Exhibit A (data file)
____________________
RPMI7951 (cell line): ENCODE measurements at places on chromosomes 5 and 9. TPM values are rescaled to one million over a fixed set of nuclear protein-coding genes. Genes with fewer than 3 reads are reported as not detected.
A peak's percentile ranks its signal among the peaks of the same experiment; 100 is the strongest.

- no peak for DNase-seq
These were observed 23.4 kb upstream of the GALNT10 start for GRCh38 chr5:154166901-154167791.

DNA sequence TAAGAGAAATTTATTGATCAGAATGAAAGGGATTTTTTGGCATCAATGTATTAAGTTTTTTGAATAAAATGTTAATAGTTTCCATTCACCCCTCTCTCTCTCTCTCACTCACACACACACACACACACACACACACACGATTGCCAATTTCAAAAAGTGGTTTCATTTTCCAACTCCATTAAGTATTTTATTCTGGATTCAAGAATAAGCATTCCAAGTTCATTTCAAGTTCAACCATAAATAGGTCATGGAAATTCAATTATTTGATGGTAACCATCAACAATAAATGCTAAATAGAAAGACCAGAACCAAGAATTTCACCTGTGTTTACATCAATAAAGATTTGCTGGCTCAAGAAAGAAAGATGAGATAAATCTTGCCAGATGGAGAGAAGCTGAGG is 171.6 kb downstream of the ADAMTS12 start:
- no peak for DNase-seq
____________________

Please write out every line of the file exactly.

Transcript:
RPMI7951 (cell line): ENCODE measurements at places on chromosomes 5 and 9. TPM values are rescaled to one million over a fixed set of nuclear protein-coding genes. Genes with fewer than 3 reads are reported as not detected.
A peak's percentile ranks its signal among the peaks of the same experiment; 100 is the strongest.

- no peak for DNase-seq
These were observed 23.4 kb upstream of the GALNT10 start for GRCh38 chr5:154166901-154167791.

DNA sequence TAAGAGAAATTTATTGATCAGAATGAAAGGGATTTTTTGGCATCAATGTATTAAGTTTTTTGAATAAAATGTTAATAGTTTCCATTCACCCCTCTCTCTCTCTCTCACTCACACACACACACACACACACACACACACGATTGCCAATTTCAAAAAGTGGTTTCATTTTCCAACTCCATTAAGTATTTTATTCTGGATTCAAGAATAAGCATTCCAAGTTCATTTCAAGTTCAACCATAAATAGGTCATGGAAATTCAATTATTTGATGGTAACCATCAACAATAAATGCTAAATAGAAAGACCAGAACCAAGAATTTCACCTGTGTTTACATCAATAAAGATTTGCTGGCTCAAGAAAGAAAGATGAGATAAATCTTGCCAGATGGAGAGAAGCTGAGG is 171.6 kb downstream of the ADAMTS12 start:
- no peak for DNase-seq